Ageing with excellence: Unravelling the power of auditing to enhance quality care!

Catherine Scott

Sundale Ltd

Auditing in aged care aims to improve the quality of care by reviewing care delivered against defined criteria and implementing changes based on the results. 

Internal quality audits are undertaken against the Aged Care Quality Indicators, and the external accreditation and certification measures compliance with the Aged Care Quality and Safety Standards. 

Providers need to regularly review clinical practice levels of activity, processes of care and outcomes, and benchmark performance data with external sources and other similar health service organisations. 

Having systems in place supports:

  • Monitoring variation in practice against expected health outcomes,
  • Providing feedback to care team members on variation in practice and health outcomes,
  • Reviewing performance against external measures,
  • Clinicians to regularly take part in clinical reviews of their practice,
  • The use of information on unwarranted clinical variation to inform improvements in safety and quality systems, and
  • Recording the risks identified from unwarranted clinical variation in the risk management system.

Undertaking audits and being accredited does not eliminate all risk to residents experiencing harm or adverse health events. It highlights the presence of safety and quality systems that support safe and reliable quality care are in place and risks of harm are identified and managed. 

The reasons for undertaking auditing and seeking accreditation include the following:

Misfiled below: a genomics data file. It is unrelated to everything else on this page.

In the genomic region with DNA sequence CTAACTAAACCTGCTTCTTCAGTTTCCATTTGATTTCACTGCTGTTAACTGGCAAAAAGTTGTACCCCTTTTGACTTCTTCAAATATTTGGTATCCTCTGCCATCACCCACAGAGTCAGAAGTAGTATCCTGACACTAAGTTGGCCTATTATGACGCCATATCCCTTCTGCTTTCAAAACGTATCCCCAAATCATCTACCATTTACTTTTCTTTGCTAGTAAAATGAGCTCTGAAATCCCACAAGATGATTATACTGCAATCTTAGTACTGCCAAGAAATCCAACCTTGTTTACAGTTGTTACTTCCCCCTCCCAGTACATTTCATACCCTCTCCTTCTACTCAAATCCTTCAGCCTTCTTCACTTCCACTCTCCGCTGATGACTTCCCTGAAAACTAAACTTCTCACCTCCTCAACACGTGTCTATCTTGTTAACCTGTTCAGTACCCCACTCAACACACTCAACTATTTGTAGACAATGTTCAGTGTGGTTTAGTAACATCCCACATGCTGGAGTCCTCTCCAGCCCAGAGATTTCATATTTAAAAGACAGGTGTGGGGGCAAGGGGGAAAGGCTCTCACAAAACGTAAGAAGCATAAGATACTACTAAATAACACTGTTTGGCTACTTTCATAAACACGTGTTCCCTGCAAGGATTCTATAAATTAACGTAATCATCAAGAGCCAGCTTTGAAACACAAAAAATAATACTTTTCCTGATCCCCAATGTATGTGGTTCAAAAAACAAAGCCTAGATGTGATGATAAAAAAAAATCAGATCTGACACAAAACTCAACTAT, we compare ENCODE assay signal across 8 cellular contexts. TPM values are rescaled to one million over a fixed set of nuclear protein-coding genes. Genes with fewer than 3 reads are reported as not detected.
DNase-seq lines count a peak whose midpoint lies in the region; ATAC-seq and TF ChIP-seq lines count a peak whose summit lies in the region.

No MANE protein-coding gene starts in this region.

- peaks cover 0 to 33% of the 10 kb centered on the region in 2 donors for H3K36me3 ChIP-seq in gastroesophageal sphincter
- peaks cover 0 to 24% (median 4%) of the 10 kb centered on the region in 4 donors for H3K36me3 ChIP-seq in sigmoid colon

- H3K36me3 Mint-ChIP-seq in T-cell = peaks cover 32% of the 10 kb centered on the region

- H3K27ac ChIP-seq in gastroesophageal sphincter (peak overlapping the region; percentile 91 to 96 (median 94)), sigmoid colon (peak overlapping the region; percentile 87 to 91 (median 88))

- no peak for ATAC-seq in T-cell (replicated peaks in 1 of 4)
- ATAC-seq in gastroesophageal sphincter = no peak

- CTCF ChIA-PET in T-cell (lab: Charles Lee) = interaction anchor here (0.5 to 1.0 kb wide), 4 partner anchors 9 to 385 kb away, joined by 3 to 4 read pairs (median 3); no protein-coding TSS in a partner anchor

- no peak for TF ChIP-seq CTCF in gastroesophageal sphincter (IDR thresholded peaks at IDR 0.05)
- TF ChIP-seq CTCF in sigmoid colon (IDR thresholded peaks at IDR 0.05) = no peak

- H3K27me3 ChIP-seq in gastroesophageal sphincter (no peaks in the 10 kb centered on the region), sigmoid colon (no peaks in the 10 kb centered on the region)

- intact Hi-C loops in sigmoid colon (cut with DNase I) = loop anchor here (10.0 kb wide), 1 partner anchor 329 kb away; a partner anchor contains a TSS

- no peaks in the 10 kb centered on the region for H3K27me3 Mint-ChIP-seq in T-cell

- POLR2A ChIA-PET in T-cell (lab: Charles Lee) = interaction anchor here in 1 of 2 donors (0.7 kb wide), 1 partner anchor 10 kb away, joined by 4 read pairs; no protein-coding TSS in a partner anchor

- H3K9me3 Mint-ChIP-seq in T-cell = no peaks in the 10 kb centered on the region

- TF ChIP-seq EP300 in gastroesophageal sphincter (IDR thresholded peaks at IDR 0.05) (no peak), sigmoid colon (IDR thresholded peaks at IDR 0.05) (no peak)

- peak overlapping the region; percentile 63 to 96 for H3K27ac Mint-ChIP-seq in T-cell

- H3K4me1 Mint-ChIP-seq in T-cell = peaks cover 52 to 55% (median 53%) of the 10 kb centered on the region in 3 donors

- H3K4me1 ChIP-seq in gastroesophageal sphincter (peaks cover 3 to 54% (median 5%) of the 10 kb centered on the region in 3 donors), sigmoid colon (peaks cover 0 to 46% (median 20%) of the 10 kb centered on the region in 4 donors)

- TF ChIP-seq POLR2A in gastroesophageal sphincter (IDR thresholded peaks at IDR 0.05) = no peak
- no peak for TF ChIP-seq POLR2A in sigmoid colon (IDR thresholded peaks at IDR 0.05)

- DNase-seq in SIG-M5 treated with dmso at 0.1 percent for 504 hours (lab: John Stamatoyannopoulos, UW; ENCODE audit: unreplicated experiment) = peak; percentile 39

• Compliance
    • Receiving a certificate of attainment,
    • Licensing implications, and
    • Funding and contractual requirements.
  • Verification
    • Verifies that the provider is authorised to provide care,
    • Reassures our residents, their families, and the broader community, and
    • Authenticates a provider’s claims of highly reliable care.
  • Quality
    • Demonstrates consistency between a provider’s words and actions,
    • Represents safety and efficacy of practices, and
    • Fosters positive health outcomes for residents.

Audits involve the entire organisation and generally represent four key steps:

  • Understanding the Aged Care Quality and Safety Standards and Quality Indicators,
  • Ensuring there are people, resources, and support to give effect to any required changes,
  • Using a combination of internal and external auditing resources such as the Aged Care Quality and Safety Commission, and
  • Completing regular self-assessments that bring together a provider’s evidence showing how they meet the above standards.

During internal audits and external accreditation, a process of triangulating evidence takes place whereby written evidence is compared against what is observed to be occurring in practice and then verified through resident, family, and staff engagement for confirmation.

Limb C, Fowler A, Gundogan B, Koshy K, Agha R. How to conduct a clinical audit and quality improvement project. IJS Oncology. 2017;2(6):e24.

Westbrook JI, Li L, Lehnbom EC, Baysari MT, Braithwaite J, Burke R, et al. What are incident reports telling us? A comparative study at two Australian hospitals of medication errors identified at audit, detected by staff and reported to an incident system. International Journal for Quality in Health Care. 2015;27(1):1-9.

Johnston G, Crombie IK, Alder EM, Davies HTO, Millard A. Reviewing audit: Barriers and facilitating factors for effective clinical audit. Quality in Health Care. 2000;9(1):23. doi: 10.1136/qhc.9.1.23.

Spacing Top
Spacing Bottom

*The views and opinions expressed in Knowledge Blogs are those of the authors and do not necessarily reflect those of ARIIA, Flinders University and/or the Australian Government Department of Health and Aged Care.